Thursday, October 03, 2013

Of Celibacy in Torah

The Lonely Corridor
Permission from TA Productions
Torah clearly tells us, "It's no good for man to live alone!" (Gen. 2:18)

Of course, therefore, Jews are only too happy to oblige by Torah's requirements to propagate the species.

Celibacy is the right course of action - or rather, inaction - when the entire world is steeped in grief, as when Noah and his family, and his "arkmates" from the animal kingdom, were forbidden from cohabitation for the entire year they were on board Noah's Ark. (Rashi 8:17)

But once Noah and family and the animals on board were ordered out, they again got official divine sanction to proceed with reproductive activity.

How do we know this? Because when they went into the Ark, they proceeded in segregated formation (7:7). When ordered to exit, they were told to proceed in marital formation (8:16).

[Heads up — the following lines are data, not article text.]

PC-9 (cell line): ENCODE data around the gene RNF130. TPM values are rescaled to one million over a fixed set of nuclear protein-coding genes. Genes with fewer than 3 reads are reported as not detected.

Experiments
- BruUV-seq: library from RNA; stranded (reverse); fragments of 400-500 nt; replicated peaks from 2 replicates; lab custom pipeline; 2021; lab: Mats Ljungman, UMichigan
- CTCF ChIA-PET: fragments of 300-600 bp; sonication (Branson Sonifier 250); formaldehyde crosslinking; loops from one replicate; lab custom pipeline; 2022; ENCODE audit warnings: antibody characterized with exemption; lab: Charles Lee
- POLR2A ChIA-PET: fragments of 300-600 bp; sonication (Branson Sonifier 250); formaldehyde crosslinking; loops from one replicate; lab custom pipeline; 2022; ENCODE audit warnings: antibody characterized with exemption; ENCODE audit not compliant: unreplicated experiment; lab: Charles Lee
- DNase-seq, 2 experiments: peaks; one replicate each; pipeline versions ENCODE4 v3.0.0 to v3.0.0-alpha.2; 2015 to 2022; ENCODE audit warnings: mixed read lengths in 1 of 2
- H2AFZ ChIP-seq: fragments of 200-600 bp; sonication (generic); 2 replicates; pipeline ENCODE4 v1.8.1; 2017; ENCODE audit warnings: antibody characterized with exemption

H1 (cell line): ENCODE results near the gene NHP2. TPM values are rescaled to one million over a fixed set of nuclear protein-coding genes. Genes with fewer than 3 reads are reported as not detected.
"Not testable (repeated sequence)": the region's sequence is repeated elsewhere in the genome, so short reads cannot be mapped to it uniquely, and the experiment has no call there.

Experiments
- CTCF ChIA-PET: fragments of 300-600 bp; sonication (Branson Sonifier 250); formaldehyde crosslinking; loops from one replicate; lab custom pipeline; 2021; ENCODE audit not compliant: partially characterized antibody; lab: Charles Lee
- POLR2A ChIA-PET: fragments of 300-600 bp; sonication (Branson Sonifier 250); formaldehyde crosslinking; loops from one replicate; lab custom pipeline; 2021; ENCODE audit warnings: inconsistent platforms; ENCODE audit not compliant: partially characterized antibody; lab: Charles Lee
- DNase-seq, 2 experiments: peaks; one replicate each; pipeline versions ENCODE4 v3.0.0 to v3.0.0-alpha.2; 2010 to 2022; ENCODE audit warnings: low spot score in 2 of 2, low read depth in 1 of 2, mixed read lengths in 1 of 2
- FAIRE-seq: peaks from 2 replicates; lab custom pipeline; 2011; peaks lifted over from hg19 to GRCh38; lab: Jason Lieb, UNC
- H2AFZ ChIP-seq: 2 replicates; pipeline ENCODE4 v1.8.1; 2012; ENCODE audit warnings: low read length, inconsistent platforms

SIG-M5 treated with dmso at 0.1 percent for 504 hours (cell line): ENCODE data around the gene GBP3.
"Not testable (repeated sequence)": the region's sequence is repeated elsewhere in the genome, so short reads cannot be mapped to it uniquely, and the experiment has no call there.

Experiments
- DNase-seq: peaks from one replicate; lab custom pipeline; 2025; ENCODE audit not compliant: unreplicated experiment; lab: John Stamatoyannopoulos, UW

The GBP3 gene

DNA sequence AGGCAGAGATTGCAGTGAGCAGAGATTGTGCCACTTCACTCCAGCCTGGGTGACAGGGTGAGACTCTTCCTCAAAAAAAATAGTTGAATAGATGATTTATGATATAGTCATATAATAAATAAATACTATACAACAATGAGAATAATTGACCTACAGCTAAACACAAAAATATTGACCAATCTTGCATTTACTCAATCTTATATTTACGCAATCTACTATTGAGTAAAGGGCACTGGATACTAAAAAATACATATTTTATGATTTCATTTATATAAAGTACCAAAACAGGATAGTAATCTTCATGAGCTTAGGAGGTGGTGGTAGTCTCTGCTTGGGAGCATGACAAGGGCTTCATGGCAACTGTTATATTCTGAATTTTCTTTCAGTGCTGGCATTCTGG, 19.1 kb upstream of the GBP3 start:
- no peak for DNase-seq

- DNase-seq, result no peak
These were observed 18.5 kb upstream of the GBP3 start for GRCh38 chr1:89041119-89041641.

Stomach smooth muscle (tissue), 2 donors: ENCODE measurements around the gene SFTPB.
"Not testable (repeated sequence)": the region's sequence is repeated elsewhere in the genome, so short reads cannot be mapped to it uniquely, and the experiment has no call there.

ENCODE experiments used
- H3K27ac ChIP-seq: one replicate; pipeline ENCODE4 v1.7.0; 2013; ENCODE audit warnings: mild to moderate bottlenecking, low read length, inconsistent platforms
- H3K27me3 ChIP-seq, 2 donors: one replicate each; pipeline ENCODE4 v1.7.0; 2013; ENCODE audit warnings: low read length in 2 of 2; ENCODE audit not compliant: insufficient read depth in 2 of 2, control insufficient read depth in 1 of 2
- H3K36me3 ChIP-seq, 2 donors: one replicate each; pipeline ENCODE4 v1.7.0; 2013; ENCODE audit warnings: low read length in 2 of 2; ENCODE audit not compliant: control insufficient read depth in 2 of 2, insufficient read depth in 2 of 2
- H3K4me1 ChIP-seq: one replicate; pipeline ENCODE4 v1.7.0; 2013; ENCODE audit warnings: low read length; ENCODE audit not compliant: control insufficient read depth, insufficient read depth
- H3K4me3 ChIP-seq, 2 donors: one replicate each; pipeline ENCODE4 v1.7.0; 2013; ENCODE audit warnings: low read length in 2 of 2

Rather than exit in marital formation, Noah and family exited in segregated formation (8:18), contrary to God's demand. Thus we learn that Noah remained worried and still feared a future disaster might strike again, which gave him cause to decline procreation.

For this reason God provided him now with a sign to back up a divine oath, the sign of the rainbow. Instead of worldly disaster in times of impending retribution, God will hold back, create a cloudy darkness, and merely display the rainbow.

In fact Torah resents celibacy, by comparing it - to murder! We learn this from the juxtaposition in Scripture of the penalty for murder next to the demand to reproduce (9:6-7, Rashi)!

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